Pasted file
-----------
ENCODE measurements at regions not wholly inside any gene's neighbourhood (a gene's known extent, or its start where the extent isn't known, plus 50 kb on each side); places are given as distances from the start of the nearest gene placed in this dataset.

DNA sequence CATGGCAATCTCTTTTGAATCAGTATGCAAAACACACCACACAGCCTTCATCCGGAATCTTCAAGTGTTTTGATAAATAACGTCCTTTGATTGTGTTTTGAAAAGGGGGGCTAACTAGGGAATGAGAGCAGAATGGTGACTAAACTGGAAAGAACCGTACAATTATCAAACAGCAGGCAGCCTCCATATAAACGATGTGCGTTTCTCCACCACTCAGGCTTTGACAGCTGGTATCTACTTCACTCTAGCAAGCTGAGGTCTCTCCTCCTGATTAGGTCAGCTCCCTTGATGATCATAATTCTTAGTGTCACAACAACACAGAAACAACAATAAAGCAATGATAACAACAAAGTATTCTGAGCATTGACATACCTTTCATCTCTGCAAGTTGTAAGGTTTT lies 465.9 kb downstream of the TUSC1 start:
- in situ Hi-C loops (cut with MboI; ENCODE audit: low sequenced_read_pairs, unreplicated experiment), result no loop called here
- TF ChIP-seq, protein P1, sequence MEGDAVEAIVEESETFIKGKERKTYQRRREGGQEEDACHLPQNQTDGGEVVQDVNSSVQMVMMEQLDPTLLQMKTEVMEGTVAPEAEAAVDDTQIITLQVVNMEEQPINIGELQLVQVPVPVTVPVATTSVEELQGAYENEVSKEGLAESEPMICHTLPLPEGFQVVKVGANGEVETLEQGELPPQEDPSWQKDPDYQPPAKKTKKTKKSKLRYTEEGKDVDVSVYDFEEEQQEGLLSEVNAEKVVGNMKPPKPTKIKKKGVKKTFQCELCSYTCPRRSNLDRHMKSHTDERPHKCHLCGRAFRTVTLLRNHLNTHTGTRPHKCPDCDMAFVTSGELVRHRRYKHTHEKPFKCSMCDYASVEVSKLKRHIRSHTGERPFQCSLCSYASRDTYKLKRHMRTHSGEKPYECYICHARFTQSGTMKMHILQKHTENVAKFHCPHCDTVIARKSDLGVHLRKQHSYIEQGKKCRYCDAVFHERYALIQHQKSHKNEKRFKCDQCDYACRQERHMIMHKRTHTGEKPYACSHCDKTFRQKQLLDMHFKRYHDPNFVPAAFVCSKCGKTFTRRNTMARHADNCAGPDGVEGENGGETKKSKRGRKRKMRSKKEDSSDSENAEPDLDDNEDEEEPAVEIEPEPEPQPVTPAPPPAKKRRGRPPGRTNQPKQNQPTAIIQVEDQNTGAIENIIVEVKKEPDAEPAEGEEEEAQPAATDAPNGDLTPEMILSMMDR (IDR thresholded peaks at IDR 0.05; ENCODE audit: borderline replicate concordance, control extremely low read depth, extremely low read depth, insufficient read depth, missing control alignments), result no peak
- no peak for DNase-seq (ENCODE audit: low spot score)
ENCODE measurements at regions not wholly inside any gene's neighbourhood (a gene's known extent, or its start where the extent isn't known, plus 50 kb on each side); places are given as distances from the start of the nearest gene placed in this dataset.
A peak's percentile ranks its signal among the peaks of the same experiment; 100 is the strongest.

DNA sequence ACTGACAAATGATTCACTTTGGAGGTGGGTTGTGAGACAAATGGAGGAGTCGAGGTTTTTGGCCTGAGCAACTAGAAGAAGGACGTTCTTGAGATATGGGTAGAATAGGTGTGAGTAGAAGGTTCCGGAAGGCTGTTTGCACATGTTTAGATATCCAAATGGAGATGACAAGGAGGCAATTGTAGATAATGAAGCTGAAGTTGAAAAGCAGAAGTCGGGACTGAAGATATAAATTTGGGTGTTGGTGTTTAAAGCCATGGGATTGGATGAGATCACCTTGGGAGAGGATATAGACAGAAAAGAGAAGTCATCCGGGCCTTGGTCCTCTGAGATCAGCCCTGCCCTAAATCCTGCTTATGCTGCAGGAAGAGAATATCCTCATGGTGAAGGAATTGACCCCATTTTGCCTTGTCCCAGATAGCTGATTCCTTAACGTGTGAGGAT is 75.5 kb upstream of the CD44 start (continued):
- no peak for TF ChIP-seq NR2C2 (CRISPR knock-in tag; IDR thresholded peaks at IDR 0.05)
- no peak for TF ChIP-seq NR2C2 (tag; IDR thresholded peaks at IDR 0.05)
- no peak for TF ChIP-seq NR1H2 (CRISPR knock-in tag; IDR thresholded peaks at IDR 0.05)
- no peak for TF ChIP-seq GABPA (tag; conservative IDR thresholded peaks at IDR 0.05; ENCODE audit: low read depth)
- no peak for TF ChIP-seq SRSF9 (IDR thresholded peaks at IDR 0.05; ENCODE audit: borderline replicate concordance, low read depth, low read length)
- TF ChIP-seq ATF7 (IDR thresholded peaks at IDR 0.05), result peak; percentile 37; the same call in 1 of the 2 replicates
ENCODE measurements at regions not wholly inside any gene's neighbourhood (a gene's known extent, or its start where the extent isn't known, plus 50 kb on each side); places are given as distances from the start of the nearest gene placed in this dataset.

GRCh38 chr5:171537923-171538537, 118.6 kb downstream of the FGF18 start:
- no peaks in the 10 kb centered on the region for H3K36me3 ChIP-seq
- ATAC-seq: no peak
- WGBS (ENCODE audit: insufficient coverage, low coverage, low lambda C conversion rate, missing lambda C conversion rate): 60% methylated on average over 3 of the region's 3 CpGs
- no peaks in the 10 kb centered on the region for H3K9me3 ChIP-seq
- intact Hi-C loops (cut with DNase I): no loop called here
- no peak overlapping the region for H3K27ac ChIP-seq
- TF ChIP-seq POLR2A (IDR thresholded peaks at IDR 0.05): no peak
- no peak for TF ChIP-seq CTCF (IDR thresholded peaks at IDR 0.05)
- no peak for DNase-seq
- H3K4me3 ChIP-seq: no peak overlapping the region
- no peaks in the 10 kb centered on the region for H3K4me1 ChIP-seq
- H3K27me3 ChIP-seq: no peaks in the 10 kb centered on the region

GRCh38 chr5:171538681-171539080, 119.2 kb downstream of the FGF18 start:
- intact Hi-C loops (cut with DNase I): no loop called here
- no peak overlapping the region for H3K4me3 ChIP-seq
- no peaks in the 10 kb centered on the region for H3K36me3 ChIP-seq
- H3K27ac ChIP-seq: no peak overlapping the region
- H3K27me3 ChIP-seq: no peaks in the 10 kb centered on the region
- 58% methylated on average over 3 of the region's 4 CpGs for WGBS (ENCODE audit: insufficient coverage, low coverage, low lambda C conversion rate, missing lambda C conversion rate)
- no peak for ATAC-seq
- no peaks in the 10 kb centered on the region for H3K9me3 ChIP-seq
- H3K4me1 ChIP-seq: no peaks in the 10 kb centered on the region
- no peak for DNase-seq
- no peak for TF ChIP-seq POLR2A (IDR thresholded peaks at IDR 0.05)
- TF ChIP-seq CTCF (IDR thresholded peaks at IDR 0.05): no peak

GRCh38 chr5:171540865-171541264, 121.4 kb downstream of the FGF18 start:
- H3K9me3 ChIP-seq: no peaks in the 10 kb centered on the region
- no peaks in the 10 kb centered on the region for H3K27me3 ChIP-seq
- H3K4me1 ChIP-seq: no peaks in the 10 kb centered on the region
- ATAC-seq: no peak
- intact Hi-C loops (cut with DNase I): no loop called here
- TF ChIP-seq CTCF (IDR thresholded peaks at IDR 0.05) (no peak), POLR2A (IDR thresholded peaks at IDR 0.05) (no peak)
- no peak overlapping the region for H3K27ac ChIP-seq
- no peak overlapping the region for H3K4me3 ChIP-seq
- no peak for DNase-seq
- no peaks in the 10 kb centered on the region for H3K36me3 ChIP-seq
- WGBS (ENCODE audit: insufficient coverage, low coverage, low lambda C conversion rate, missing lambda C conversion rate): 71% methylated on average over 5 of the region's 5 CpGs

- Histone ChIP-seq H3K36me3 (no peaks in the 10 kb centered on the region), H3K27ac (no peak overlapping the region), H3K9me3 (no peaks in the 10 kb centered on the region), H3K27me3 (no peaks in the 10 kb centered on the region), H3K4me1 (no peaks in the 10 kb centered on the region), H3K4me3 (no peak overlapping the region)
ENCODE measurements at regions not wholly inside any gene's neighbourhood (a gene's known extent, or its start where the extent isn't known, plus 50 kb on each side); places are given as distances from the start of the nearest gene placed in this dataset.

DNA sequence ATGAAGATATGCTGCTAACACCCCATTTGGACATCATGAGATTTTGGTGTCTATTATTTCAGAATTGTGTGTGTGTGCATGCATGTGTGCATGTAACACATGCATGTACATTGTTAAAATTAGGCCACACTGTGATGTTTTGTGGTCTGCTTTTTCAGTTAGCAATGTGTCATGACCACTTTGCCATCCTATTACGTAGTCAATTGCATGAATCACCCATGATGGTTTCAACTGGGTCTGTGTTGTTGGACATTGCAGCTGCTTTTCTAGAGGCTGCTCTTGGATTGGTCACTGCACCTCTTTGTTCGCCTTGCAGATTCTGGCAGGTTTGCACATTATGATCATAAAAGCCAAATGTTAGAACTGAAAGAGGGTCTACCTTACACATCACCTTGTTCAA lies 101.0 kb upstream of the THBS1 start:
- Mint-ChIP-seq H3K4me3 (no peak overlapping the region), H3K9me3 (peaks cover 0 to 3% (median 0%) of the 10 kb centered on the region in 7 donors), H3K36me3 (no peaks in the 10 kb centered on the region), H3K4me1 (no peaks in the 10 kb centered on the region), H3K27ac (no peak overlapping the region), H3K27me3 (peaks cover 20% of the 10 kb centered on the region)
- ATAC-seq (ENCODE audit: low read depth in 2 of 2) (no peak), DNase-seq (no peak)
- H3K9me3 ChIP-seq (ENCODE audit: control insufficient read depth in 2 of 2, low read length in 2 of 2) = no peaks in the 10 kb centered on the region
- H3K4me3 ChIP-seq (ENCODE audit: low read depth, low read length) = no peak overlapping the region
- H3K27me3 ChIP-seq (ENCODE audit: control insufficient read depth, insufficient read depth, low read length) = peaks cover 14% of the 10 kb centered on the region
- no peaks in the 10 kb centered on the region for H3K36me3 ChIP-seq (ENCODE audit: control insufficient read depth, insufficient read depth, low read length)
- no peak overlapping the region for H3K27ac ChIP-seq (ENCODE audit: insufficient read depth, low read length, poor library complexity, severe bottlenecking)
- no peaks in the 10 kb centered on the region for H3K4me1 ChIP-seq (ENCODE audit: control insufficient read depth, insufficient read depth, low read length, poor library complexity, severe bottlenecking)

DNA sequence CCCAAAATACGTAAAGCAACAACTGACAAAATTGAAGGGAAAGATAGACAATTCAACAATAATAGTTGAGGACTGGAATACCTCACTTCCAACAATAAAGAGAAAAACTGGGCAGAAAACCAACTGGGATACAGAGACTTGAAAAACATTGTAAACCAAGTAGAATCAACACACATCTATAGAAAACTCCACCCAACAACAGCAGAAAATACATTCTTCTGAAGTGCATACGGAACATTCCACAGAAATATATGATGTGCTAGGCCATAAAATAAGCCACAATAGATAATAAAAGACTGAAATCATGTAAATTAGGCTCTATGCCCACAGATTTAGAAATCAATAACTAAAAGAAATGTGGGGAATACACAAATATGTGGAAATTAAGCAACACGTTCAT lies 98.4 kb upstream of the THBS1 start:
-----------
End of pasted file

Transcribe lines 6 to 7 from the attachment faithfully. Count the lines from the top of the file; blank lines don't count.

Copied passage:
ENCODE measurements at regions not wholly inside any gene's neighbourhood (a gene's known extent, or its start where the extent isn't known, plus 50 kb on each side); places are given as distances from the start of the nearest gene placed in this dataset.
A peak's percentile ranks its signal among the peaks of the same experiment; 100 is the strongest.